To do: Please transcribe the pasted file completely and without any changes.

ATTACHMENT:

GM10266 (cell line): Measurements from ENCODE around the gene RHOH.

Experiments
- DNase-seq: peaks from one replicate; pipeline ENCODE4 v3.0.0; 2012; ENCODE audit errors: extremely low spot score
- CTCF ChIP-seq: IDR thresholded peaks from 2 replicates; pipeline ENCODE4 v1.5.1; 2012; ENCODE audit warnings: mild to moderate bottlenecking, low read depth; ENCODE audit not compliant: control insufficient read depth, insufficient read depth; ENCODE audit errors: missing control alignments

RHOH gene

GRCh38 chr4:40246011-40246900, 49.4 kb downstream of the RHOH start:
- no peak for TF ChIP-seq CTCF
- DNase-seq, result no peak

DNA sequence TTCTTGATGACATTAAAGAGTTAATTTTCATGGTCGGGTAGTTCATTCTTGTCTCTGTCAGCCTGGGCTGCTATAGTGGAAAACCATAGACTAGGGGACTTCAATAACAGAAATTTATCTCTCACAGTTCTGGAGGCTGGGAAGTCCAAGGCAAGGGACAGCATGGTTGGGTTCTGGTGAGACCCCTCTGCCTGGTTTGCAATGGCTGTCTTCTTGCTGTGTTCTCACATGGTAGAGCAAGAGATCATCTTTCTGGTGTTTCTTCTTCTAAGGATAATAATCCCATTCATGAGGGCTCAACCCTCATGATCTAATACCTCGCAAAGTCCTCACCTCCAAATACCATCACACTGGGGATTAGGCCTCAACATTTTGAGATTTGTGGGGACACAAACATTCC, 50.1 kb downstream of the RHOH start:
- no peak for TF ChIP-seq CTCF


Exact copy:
GM10266 (cell line): Measurements from ENCODE around the gene RHOH.

Experiments
- DNase-seq: peaks from one replicate; pipeline ENCODE4 v3.0.0; 2012; ENCODE audit errors: extremely low spot score
- CTCF ChIP-seq: IDR thresholded peaks from 2 replicates; pipeline ENCODE4 v1.5.1; 2012; ENCODE audit warnings: mild to moderate bottlenecking, low read depth; ENCODE audit not compliant: control insufficient read depth, insufficient read depth; ENCODE audit errors: missing control alignments

RHOH gene

GRCh38 chr4:40246011-40246900, 49.4 kb downstream of the RHOH start:
- no peak for TF ChIP-seq CTCF
- DNase-seq, result no peak

DNA sequence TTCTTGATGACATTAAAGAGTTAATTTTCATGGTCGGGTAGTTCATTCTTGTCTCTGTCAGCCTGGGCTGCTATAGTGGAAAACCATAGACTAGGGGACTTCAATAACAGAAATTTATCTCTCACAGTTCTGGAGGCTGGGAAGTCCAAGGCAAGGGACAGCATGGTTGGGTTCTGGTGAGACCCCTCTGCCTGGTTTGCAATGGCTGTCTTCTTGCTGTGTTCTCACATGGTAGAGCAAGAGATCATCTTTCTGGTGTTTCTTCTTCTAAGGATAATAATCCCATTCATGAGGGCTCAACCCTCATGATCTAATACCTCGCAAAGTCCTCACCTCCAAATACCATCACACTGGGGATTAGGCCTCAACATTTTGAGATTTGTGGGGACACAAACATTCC, 50.1 kb downstream of the RHOH start:
- no peak for TF ChIP-seq CTCF